Frame error robust narrow-band and wideband embedded variable bit-rate coding of speech and audio from 8-32 kbit/s
StatusIn force
Year started2008
Latest version(03/11)
March 2011
Related standardsG.719, G.722.1
Domainaudio compression
LicenseFreely available

G.718 is an ITU-T Recommendation embedded scalable speech and audio codec providing high quality narrowband (250 Hz to 3.5 kHz) speech over the lower bit rates and high quality wideband (50 Hz to 7 kHz) speech over the complete range of bit rates.[1] In addition, G.718 is designed to be highly robust to frame erasures, thereby enhancing the speech quality when used in Internet Protocol (IP) transport applications on fixed, wireless and mobile networks. Despite its embedded nature, the codec also performs well with both narrowband and wideband generic audio signals. The codec has an embedded scalable structure, enabling maximum flexibility in the transport of voice packets through IP networks of today and in future media-aware networks. In addition, the embedded structure of G.718 will easily allow the codec to be extended to provide a superwideband (50 Hz to 14 kHz) and stereo capability through additional layers which are currently under development in ITU-T Study Group 16. The bitstream may be truncated at the decoder side or by any component of the communication system to instantaneously adjust the bit rate to the desired value without the need for out-of-band signalling. The encoder produces an embedded bitstream structured in five layers corresponding to the five available bit rates: 8, 12, 16, 24 & 32 kbit/s.

The G.718 encoder can accept wideband sampled signals at 16 kHz, or narrowband signals sampled at either 16 or 8 kHz. Similarly, the decoder output can be 16 kHz wideband, in addition to 16 or 8 kHz narrowband. Input signals sampled at 16 kHz, but with bandwidth limited to narrowband, are detected by the encoder. The output of the G.718 codec is capable of operating with a bandwidth of 50 Hz to 4 kHz at 8 and 12 kbit/s and 50 Hz to 7 kHz from 8 to 32 kbit/s.

The codec core represented a significant advance in quality over other available codecs, providing 8 kbit/s wideband clean speech quality equivalent to G.722.2 at 12.65 kbit/s whilst the 8 kbit/s narrowband codec operating mode provides clean speech quality equivalent to G.729 Annex E at 11.8 kbit/s.

The codec operates on 20 ms frames and has a maximum algorithmic delay of 42.875 ms for wideband input and wideband output signals. The maximum algorithmic delay for narrowband input and narrowband output signals is 43.875 ms. The codec may also be employed in a low-delay mode when the encoder and decoder maximum bit rates are set to 12 kbit/s. In this case the maximum algorithmic delay is reduced by 10 ms.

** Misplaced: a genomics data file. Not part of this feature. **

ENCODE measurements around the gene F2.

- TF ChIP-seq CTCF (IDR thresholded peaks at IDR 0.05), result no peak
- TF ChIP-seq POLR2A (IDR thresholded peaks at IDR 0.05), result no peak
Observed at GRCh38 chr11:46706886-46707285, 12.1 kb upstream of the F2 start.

The codec also incorporates an alternate coding mode, with a minimum bit rate of 12.65 kbit/s, which is bitstream interoperable with ITU-T Recommendation G.722.2, 3GPP AMR-WB and 3GPP2 VMR-WB mobile wideband speech coding standards. This option replaces Layer 1 and Layer 2, and the layers 3-5 are similar to the default option with the exception that in Layer 3 few bits are used to compensate for the extra bits of the 12.65 kbit/s core. The decoder is further able to decode all other G.722.2 operating modes. G.718 also includes discontinuous transmission mode (DTX) and comfort noise generation (CNG) algorithms that enable bandwidth savings during inactive periods. An integrated noise reduction algorithm can be used provided that the communication session is limited to 12 kbit/s.

The underlying algorithm is based on a two-stage coding structure: the lower two layers are based on Code-Excited Linear Prediction (CELP) coding of the band (50–6400 Hz) where the core layer takes advantage of signal-classification to use optimized coding modes for each frame. The higher layers encode the weighted error signal from the lower layers using overlap-add modified discrete cosine transform (MDCT) transform coding. Several technologies are used to encode the MDCT coefficients to maximize performance for both speech and music.

G.718 was developed in ITU-T Study Group 16 as part of an open consortium of 9 organizations; Motorola, Nokia, Ericsson, Texas Instruments, VoiceAge Corporation,[2] Panasonic, Huawei, France Telecom, Qualcomm. It was approved in 2008.

G.718 is officially described as Frame error robust narrowband and wideband embedded variable bit-rate coding of speech and audio from 8-32 kbit/s.

See also


  1. ^ "G.718: Frame error robust narrow-band and wideband embedded variable bit-rate coding of speech and audio from 8-32 kbit/s". www.itu.int. Archived from the original on 2021-06-13. Retrieved 2021-06-13.
  2. ^ "Trademarks". Voiceage.com. Retrieved 2008-11-05.